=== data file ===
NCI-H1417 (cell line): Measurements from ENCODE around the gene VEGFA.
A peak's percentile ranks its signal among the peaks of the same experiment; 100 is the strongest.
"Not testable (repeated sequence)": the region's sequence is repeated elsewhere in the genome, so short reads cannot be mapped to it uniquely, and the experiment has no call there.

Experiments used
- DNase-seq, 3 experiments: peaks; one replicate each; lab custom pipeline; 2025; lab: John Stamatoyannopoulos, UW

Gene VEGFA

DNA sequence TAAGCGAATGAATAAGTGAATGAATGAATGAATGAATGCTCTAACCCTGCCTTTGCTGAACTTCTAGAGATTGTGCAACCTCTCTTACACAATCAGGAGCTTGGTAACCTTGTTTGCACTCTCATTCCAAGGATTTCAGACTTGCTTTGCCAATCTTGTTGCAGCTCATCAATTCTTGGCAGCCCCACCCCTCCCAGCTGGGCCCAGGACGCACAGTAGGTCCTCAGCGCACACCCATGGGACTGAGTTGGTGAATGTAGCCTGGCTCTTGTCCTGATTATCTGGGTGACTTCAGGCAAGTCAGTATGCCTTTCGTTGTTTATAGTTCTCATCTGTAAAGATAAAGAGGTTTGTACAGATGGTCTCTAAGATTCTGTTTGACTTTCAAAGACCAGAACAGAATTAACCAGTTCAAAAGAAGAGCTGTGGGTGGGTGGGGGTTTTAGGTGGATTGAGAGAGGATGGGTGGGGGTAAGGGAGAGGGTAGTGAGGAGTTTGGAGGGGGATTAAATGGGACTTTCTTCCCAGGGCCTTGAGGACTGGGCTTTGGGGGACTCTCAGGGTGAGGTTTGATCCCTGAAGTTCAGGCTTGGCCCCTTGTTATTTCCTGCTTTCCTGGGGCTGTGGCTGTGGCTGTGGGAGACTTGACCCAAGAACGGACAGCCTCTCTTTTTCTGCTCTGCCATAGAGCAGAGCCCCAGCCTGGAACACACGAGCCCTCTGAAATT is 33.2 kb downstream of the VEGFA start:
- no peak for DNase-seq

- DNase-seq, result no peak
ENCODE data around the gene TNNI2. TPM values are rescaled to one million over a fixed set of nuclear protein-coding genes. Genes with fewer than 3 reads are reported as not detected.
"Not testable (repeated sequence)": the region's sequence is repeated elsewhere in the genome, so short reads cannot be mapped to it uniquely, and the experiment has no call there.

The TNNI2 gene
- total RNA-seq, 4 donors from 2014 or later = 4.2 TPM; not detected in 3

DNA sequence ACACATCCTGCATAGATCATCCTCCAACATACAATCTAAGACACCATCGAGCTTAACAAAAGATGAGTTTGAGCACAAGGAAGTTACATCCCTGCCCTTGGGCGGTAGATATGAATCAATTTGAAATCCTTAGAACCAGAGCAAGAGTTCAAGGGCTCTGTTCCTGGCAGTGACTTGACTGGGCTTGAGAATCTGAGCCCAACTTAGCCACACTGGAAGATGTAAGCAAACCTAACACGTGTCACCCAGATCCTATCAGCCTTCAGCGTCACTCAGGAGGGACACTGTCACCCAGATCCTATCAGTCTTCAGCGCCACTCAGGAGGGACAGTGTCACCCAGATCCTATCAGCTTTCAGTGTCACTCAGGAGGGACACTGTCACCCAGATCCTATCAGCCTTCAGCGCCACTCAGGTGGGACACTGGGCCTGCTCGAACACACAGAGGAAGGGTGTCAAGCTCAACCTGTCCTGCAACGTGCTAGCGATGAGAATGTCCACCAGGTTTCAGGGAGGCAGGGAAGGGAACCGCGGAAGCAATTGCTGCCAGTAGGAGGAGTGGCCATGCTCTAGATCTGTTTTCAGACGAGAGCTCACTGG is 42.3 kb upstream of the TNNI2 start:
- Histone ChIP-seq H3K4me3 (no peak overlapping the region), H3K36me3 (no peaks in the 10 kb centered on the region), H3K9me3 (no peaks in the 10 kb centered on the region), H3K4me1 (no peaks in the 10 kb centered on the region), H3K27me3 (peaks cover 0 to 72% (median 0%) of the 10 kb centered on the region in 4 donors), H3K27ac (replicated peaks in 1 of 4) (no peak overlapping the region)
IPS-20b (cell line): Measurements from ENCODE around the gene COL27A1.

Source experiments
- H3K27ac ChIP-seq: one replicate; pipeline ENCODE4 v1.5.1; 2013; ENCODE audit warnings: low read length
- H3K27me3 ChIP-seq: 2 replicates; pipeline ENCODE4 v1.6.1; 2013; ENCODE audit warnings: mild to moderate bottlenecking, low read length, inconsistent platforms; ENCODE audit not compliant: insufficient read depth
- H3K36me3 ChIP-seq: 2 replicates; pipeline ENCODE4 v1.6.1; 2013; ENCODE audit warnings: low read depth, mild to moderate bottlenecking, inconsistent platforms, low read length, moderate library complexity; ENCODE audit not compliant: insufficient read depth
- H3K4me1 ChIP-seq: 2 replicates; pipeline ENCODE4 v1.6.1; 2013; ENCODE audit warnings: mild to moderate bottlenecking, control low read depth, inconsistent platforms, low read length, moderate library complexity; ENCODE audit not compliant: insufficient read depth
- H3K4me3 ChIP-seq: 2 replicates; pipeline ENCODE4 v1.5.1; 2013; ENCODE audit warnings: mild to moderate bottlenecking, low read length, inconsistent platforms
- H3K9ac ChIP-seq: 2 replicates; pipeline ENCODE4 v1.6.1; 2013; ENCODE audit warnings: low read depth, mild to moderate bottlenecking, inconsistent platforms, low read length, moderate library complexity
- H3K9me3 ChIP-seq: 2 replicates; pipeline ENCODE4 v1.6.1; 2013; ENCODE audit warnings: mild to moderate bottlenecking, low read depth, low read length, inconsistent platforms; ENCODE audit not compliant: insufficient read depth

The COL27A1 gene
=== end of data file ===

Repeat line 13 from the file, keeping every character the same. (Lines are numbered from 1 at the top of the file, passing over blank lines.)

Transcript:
- total RNA-seq, 4 donors from 2014 or later = 4.2 TPM; not detected in 3